Whether it is a difficult-to-machine Hastelloy component for a petrochemical customer, or a heavy cast iron part for a full-size replica of a steam-driven crane engine, subcontractor Richard Scourfield and his wife, Kay, invariably produce them on their Hurco machining centre and lathes. Their company, Bartlett Engineering, is in Tenby on the Pembrokeshire peninsula, half an hour’s drive from one of Europe’s largest oil and gas ports, Milford Haven, where two terminals are currently being built for liquefied natural gas.
The people at NuCon Corporation are experts when it comes to impellers. More specifically, they are experts in the manufacturing of radial and axial compressors, pumps and turbines, shrouded impellers, expanders, diffusers, and jet engine cases. They’re also experts in 5-axis machining processes used to manufacture those impellers and the aforementioned parts.
Since 1973, NuCon Corporation has used their proprietary Impeller Machining System to machine thousands of configurations as small as 5 mm in diameter up to 73 inches in diameter. The majority of their products are used for marine propulsion and pumps, industrial compressors, and power generation, but they also machine parts for aircraft and rocket engines. NuCon primarily machines stainless steel, but they have experience machining a variety of materials including aluminum, titanium, exotics, and plastics. They can do any blade configuration a customer needs including straight line element, arbitrary blade shape, blisk, an open or shrouded impeller, and an open or closed turbine. Different blade shapes within a single stator/rotor can be accommodated.
NuCon primarily relies on 15 vintage Sundstrand 5-axis machining centers at their 35,000-square-foot facility in Livonia, Michigan to manufacture these complex blade configurations for customers around the world. In fact, there are only a handful of companies capable of serving this niche market. The NuCon crew has upgraded, retrofitted, and refurbished the massive Sundstrand machining centers so they can handle large parts that vary in complexity and weight, with some blanks weighing as much as 11 tons.
Co-owner David Bernhardt says he started shopping for a smaller 5-axis machining center because it didn’t make sense to tie up a large Sundstrand for smaller parts that were up to 22 inches in diameter. While he considered other brands of 5-axis machines, Bernhardt says a demonstration at Hurco’s technology center in Indianapolis sealed the deal and NuCon purchased two VMX42SR machines. “The VMX42SR’s table had the capacity to handle the weight of stainless steel, which is important because that’s the material we use the most,” explains Bernhardt. The VMX42SR’s C-Axis table with a 24-inch diameter can handle up to 1,100 lbs and the machining center is designed with a B-axis swivel head and C-axis rotary table that lets the tool access hard to reach areas faster. The tilting head design is perfect for the swept surfaces and complex contours NuCon routinely machines. Other advantages of the Hurco VMX42SR include 600-block look ahead, up to 600 ipm programmable feed rate, and processing speed up to 2,277 bps.
Hurco was especially honored that NuCon chose Hurco for its 5-axis machining needs of smaller parts considering the collective expertise of the owners and the exacting standards they demand. NuCon owners David Bernhardt and David Stormont know machine tools inside and out: literally. They were machine tool designers in the 60s at the Buhr Company in Ann Arbor, Michigan, a company well known for developing machine tools designed specifically for the automotive industry. Because of the collective expertise of Bernhardt and Stormont, NuCon has successfully developed their proprietary Impellar Manufacturing Software, designed the spindle head for their rotary head machines, and created their own PC-based controllers. They have achieved accreditation for numerous quality programs and implemented verification and inspection programs throughout their operation.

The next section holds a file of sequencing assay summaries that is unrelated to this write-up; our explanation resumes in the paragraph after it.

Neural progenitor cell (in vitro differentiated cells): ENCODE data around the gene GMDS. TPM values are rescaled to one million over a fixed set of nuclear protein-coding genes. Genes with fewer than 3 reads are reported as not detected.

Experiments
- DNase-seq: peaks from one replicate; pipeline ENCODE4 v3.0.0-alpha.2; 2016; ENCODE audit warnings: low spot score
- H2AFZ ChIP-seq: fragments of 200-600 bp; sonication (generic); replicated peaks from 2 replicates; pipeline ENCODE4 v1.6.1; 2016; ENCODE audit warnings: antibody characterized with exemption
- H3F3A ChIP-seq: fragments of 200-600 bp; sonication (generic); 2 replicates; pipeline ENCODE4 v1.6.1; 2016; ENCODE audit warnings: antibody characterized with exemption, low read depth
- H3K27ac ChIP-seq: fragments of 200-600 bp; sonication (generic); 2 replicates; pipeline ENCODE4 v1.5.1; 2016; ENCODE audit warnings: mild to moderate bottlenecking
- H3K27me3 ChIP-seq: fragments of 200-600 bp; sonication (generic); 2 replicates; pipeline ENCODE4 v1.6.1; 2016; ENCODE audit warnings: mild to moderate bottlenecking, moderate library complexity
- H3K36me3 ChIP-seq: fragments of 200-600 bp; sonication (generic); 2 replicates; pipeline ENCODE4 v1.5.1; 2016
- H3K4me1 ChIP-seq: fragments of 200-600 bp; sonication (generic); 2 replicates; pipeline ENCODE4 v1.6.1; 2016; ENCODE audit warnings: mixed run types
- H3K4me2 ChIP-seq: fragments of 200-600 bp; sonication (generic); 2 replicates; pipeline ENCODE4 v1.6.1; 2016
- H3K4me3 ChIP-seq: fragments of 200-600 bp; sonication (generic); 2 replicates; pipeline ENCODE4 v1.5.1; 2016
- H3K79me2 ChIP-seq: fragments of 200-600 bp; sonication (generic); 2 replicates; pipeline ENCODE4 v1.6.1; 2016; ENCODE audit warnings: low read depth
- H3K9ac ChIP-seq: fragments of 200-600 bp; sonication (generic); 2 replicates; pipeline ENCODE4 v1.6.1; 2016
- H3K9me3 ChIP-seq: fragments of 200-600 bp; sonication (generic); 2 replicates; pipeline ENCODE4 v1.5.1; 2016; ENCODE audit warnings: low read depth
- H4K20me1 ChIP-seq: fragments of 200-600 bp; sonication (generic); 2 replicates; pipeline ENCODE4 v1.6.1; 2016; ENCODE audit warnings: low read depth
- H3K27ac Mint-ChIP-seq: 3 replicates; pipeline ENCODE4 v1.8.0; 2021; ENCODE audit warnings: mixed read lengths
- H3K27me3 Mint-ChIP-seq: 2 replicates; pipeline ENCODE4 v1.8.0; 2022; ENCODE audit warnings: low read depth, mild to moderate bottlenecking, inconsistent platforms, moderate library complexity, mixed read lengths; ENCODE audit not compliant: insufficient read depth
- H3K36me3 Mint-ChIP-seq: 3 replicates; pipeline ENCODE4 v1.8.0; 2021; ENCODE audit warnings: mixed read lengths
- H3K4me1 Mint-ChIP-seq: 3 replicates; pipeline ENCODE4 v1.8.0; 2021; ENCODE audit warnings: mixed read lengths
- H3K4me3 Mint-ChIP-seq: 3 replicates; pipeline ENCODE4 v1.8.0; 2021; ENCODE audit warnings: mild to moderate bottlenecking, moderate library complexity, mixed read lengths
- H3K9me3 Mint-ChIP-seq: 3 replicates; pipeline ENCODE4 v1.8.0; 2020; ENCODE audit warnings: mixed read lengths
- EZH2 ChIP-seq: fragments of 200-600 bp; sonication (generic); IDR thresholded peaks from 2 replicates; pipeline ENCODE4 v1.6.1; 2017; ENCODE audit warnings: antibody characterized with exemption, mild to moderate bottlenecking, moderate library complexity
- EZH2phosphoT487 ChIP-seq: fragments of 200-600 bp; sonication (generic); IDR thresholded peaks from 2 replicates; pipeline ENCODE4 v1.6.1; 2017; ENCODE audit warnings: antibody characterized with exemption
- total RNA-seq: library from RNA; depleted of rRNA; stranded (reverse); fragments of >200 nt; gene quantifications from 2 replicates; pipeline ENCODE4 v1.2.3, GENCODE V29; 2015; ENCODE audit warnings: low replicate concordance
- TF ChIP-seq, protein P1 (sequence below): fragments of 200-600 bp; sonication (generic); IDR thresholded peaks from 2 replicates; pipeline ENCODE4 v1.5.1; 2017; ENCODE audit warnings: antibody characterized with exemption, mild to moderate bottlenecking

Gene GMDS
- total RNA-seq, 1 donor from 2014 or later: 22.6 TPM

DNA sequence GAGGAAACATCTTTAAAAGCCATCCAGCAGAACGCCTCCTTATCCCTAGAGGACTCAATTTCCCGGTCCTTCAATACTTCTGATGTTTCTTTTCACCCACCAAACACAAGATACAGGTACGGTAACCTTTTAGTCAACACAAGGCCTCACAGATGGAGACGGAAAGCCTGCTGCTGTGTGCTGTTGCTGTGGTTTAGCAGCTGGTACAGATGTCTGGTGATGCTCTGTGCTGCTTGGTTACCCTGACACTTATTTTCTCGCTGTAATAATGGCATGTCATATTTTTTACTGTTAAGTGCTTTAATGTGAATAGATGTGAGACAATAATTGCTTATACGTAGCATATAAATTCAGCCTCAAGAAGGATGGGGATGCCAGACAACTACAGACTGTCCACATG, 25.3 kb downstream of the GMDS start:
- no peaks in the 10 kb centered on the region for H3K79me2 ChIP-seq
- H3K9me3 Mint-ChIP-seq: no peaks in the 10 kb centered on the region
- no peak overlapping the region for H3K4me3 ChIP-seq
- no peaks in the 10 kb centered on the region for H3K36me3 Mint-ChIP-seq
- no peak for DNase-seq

Bernhardt says he is enamored with the motion control on the Hurco and both VMX42SRs have performed perfectly. Beyond the machine, Bernhardt says the phenomenal service network Hurco has established is probably the best he’s seen in his career. “It’s really something you should promote. The knowledge and customer support is outstanding. I even sold a machine to a fellow down the road. He asked me about our Hurcos and I told him about the phenomenal service network you have and the outstanding performance of our machines. This is still an industry that relies on word-of-mouth, which means a company’s reputation for how they treat customers after they have bought the machine is important,” explains Bernhardt.
While Hurco machine tools are often known for their intuitive conversational programming, NuCon uses the NC side of the control exclusively. The integrated Hurco control powered by WinMax includes both conversational and NC programming methods with ISNC and NC Productivity Packages available for enhanced performance. With an enhanced NC interpreter, the recently released WinMax version 8 (WinMax8) is compatible with more CAD/CAM programs than ever. Other additions to the NC side of the control include Tool Review, Transform Plane, Rotary Tangential Velocity Control, Automatic Safe Repositioning, Recovery Restart, and Cylindrical Wrap.
“It really says a lot for us to go to another machine with an alien control when all of the Sundstrands and turning systems we have use the control system we developed. The integration has been seamless and all of the operators picked up the Hurco control quickly,” says Bernhardt.
NuCon also invests in other technology to enhance efficiency, minimize waste, and maintain outstanding quality. Bernhardt says software packages from OpenMind and Predator are useful to his operation because they analyze part programs to achieve maximum machining efficiency.
Bernhardt attributes his company’s success to great customers, great employees, and the drive to continually find ways to increase efficiency while maintaining the highest quality. “The core of our manufacturing philosophy at NuCon has always been to satisfy our customers. The job isn’t finished until the customer requirements are met. We believe in continual process improvement. You always need to look for ways to work smarter even while you’re working harder,” says Bernhardt.
For NuCon, purchasing the Hurco VMX42SRs helped the company work smarter for smaller 5-axis parts.
NuCon34100 Industrial RoadLivonia, MI 48150734.525.0770www.nuconcorp.comHurco Companies, Inc.One Technology WayIndianapolis, IN 46268800.634.2416www.hurco.com